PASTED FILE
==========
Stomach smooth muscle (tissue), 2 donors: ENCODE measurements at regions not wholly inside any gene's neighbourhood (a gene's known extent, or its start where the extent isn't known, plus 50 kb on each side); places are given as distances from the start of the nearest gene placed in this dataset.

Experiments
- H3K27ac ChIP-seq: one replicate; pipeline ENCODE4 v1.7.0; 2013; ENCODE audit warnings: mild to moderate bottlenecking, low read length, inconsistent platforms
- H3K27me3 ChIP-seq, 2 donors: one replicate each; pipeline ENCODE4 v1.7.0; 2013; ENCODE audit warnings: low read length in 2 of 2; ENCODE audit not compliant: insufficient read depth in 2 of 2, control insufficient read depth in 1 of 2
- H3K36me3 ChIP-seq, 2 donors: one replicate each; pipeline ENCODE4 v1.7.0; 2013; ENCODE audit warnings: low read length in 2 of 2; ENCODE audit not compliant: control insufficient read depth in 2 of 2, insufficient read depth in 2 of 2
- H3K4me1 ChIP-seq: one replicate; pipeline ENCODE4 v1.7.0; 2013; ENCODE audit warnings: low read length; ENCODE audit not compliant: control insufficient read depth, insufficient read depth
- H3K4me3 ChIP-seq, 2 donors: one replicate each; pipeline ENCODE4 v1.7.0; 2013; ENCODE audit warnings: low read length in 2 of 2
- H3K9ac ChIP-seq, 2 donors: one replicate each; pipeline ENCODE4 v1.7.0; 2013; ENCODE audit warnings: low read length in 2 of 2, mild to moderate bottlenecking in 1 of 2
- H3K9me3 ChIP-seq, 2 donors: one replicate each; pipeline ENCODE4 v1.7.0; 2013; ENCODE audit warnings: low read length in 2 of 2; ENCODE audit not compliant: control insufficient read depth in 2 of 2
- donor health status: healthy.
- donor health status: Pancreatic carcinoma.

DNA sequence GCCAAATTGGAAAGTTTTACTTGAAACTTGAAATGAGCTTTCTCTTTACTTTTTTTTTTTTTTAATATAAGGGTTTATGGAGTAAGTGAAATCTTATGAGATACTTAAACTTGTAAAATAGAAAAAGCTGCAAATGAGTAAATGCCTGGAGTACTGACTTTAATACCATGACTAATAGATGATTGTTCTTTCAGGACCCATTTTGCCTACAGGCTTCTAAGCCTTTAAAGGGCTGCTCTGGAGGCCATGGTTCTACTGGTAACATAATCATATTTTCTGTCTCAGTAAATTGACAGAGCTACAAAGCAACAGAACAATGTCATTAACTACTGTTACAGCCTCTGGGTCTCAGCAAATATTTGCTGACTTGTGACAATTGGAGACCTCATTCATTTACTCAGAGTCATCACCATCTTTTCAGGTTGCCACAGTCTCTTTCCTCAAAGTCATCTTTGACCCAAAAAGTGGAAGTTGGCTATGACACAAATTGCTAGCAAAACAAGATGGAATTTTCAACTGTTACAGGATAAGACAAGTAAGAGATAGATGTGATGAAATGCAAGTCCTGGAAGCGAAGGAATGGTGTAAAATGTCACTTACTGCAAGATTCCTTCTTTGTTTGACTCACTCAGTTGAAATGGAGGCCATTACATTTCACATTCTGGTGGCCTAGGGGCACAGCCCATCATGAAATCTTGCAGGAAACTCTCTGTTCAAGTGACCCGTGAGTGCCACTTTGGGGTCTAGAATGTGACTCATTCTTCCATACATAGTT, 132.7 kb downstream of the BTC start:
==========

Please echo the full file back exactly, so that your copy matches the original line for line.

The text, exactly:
Stomach smooth muscle (tissue), 2 donors: ENCODE measurements at regions not wholly inside any gene's neighbourhood (a gene's known extent, or its start where the extent isn't known, plus 50 kb on each side); places are given as distances from the start of the nearest gene placed in this dataset.

Experiments
- H3K27ac ChIP-seq: one replicate; pipeline ENCODE4 v1.7.0; 2013; ENCODE audit warnings: mild to moderate bottlenecking, low read length, inconsistent platforms
- H3K27me3 ChIP-seq, 2 donors: one replicate each; pipeline ENCODE4 v1.7.0; 2013; ENCODE audit warnings: low read length in 2 of 2; ENCODE audit not compliant: insufficient read depth in 2 of 2, control insufficient read depth in 1 of 2
- H3K36me3 ChIP-seq, 2 donors: one replicate each; pipeline ENCODE4 v1.7.0; 2013; ENCODE audit warnings: low read length in 2 of 2; ENCODE audit not compliant: control insufficient read depth in 2 of 2, insufficient read depth in 2 of 2
- H3K4me1 ChIP-seq: one replicate; pipeline ENCODE4 v1.7.0; 2013; ENCODE audit warnings: low read length; ENCODE audit not compliant: control insufficient read depth, insufficient read depth
- H3K4me3 ChIP-seq, 2 donors: one replicate each; pipeline ENCODE4 v1.7.0; 2013; ENCODE audit warnings: low read length in 2 of 2
- H3K9ac ChIP-seq, 2 donors: one replicate each; pipeline ENCODE4 v1.7.0; 2013; ENCODE audit warnings: low read length in 2 of 2, mild to moderate bottlenecking in 1 of 2
- H3K9me3 ChIP-seq, 2 donors: one replicate each; pipeline ENCODE4 v1.7.0; 2013; ENCODE audit warnings: low read length in 2 of 2; ENCODE audit not compliant: control insufficient read depth in 2 of 2
- donor health status: healthy.
- donor health status: Pancreatic carcinoma.

DNA sequence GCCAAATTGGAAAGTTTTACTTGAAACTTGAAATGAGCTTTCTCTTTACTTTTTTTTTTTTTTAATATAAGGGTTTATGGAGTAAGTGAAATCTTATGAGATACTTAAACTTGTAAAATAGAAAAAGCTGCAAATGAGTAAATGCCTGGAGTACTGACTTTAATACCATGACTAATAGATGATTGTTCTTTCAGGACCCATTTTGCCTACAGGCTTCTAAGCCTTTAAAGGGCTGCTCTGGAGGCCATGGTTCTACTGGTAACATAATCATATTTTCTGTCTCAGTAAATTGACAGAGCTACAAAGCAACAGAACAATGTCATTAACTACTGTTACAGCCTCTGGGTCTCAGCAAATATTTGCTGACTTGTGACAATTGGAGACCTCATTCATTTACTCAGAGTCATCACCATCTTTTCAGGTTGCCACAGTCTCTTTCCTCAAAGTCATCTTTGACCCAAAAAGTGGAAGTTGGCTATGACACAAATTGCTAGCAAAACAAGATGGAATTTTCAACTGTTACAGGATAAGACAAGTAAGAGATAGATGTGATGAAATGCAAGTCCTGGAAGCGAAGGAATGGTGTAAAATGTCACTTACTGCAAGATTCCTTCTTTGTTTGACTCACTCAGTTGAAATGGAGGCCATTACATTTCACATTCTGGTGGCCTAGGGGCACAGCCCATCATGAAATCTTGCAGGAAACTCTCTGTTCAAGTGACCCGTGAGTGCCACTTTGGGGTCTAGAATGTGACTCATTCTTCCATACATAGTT, 132.7 kb downstream of the BTC start: